Consider the following Bhajan of Mirabai, the 16th century devotee of Krishna and a legendary saint of India:

Akanda Varne Varee Saheli, Hu to Akhanda Varne Varee…

O my companion, saheli (female friend)! I am married to The Eternal Husband (Krishna). I am now married to The Indivisible Husband.

Mira Ke Prabhu Giridhar Naagar, Santona Charne Padi Saheli

Gopi Mira’s Lord is Giridhar (who raised the mountain to save his devotees in Vrindavan). He is the true civilized, dependable, pure, selfless friend and husband.  I now surrender at the feet of saints.[20]

In the above Gujarati Bhajan, Mira is clearly in love with Krishna, considers him her husband and offers her complete devotion to him.  Her Bhakti (selfless devotion) is extremely strong towards Krishna.  Would Natrajan consider this an immoral behavior and blame the saint for incest?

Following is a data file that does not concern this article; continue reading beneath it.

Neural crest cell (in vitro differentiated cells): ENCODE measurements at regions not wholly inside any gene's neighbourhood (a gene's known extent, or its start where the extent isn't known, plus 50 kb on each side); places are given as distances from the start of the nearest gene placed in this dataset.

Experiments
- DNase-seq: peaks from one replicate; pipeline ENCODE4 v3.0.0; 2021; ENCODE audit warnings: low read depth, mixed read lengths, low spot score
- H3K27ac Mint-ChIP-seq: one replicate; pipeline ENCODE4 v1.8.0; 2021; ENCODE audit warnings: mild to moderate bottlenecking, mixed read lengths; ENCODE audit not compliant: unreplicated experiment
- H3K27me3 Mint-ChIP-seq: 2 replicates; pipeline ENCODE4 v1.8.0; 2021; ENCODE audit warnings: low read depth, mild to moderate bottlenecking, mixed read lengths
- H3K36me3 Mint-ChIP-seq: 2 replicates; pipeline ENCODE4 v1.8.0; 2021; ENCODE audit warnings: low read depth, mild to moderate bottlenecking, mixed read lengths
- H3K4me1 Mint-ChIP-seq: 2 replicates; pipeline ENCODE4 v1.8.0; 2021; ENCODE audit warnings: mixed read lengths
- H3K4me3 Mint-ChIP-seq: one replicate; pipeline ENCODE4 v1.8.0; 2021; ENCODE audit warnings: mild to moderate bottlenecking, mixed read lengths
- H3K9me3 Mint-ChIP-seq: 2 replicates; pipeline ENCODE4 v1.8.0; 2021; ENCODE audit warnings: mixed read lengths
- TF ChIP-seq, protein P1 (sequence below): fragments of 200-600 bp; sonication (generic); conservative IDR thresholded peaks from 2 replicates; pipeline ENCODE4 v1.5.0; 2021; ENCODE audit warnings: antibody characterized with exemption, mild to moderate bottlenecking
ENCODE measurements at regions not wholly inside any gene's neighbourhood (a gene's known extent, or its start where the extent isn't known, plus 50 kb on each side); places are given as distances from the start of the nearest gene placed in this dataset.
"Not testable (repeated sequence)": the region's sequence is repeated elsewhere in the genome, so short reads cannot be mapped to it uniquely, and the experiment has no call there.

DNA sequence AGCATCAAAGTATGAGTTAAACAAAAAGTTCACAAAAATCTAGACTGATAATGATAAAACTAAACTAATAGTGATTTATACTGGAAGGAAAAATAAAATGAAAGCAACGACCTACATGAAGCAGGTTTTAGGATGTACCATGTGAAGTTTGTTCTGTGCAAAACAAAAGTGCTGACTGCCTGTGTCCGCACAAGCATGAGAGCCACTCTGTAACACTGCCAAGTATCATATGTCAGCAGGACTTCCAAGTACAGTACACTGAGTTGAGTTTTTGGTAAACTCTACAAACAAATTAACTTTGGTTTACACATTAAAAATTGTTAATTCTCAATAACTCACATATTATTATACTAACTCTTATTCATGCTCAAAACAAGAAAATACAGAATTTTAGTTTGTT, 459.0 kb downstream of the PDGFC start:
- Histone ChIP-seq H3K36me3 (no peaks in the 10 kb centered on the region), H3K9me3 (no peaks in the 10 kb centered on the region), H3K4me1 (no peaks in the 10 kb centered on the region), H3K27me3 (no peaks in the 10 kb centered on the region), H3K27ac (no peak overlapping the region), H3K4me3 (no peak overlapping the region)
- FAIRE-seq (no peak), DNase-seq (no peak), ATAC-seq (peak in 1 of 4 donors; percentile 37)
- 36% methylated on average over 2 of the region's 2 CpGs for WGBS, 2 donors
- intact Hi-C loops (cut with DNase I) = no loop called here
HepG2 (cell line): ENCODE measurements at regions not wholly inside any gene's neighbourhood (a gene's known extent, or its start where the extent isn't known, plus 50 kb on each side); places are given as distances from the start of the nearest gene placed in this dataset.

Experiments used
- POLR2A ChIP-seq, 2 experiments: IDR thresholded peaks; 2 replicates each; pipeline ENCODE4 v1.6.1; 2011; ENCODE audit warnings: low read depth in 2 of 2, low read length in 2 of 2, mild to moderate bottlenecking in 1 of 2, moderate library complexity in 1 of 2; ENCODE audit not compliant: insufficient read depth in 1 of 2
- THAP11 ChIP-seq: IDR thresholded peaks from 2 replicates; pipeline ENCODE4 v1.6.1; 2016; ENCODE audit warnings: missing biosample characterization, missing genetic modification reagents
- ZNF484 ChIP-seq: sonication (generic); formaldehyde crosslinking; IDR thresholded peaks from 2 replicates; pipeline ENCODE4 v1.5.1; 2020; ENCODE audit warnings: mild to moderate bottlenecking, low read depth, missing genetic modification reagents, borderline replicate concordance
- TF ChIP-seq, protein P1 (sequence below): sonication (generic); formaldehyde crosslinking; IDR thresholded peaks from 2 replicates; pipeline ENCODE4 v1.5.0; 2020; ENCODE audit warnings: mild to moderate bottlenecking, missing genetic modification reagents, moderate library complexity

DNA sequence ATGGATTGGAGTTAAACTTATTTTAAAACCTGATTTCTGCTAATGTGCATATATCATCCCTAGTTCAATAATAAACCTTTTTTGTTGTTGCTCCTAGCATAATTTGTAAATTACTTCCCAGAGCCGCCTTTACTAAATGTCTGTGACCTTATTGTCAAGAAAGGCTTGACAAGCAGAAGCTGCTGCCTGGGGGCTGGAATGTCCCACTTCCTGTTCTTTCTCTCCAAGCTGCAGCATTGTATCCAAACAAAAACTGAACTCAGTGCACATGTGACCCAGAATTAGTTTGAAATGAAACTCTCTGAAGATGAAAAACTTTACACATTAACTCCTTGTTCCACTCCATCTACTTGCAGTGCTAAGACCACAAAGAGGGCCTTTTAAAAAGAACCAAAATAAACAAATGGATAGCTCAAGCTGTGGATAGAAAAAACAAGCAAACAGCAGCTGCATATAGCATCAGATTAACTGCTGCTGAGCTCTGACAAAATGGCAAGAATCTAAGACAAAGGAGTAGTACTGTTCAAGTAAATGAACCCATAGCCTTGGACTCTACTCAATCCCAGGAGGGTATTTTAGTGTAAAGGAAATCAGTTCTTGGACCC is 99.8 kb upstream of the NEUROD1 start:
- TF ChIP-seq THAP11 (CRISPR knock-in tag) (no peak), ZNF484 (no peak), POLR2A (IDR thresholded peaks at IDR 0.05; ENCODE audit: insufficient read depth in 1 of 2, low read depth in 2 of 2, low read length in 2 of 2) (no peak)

Coming back to the Gita, Natrajan maintains that Lord Krishna’s teachings are ‘quite clearly non-humanistic’.  This one is based on one example of verses 3.22-3.24 that he cites.  However, even an amateur student of the Gita and Hindu scripture knows that Hinduism is vastly filled with humanist and pluralistic teachings.  The Gita is rich in humanist teachings and has been the source of inspiration for hundreds of millions of people all over the world, both religious and secular, Hindu and non-Hindu, ranging from Gandhi to Thoreau and Einstein, from Shankaracharya to Aurobindo to Vivekananda and many other modern and ancient personalities.  In fact, the entire Hindu scriptural treasure is filled with universal, pluralist and humanist teachings.

Bhagavad Gita, verse 9.26 declares: “Whoever with devotion offers Me a leaf, a flower, a fruit, or water, that I accept—the devout gift of the pure-minded”[21]  Similarly, verse 9.29 says: “I am the same to all beings: to Me there is none hateful or dear. But those who worship Me with devotion, are in Me, and I too am in them.”[22]